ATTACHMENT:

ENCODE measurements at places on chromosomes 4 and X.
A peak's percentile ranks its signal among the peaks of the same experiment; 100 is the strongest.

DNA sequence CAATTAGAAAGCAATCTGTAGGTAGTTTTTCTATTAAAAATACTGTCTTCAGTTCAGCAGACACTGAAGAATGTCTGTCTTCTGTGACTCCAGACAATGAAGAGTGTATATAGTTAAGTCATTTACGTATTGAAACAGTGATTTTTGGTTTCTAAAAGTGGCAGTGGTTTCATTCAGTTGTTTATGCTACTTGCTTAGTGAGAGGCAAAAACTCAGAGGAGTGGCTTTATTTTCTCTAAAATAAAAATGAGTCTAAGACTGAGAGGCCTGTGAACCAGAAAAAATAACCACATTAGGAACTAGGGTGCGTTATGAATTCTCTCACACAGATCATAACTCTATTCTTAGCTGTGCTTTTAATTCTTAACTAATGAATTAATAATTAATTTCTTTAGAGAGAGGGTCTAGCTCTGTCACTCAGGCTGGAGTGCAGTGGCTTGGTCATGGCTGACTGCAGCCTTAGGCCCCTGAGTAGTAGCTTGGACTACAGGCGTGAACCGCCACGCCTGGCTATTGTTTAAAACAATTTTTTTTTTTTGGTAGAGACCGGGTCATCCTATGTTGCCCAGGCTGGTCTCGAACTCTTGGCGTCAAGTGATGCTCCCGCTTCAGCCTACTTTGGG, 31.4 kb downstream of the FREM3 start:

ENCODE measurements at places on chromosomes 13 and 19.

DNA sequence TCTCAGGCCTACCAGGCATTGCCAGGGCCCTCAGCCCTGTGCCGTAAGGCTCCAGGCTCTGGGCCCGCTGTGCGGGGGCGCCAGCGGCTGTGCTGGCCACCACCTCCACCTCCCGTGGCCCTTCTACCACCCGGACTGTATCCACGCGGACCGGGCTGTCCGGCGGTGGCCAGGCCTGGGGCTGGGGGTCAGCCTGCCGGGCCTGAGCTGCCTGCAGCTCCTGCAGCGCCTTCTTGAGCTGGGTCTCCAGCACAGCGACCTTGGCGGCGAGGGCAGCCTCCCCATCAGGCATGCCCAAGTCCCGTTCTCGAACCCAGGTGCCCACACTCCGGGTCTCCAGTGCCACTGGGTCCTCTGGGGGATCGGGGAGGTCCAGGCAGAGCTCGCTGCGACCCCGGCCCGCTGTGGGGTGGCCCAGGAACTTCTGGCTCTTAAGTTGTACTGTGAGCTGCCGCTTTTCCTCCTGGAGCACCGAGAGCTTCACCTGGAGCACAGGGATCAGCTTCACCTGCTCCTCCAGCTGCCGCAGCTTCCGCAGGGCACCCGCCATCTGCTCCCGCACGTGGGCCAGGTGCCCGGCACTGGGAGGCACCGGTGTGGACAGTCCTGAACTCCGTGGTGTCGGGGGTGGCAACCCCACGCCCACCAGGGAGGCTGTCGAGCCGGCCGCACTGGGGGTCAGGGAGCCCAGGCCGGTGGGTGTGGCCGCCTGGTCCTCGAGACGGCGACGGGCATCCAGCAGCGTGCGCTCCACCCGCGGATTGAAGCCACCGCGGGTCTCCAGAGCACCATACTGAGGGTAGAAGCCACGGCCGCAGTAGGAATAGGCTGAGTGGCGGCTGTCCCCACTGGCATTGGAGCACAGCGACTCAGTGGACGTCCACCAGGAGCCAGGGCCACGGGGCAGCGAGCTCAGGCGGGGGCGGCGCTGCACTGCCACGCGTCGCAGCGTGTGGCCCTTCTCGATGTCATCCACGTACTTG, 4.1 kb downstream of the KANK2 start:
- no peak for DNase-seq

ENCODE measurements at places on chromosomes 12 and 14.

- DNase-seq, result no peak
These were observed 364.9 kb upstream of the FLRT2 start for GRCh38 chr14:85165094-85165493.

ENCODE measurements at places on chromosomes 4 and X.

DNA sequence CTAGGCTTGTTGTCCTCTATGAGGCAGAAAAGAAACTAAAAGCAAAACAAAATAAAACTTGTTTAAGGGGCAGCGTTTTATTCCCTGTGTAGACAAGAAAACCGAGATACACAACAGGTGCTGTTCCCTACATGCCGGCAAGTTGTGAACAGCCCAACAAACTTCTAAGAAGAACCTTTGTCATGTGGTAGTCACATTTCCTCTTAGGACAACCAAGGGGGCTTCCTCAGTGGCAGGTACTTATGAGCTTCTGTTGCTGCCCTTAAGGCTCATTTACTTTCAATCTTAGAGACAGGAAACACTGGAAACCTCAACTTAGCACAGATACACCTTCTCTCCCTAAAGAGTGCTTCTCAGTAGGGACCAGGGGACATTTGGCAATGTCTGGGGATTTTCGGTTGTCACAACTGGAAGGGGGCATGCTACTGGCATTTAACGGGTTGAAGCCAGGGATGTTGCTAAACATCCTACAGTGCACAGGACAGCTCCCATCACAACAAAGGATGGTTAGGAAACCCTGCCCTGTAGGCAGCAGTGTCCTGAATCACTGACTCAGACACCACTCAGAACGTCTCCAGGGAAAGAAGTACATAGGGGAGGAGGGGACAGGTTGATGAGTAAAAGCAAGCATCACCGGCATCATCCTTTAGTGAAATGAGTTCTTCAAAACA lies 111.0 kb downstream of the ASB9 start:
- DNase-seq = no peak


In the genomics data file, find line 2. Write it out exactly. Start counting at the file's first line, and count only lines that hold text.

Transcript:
A peak's percentile ranks its signal among the peaks of the same experiment; 100 is the strongest.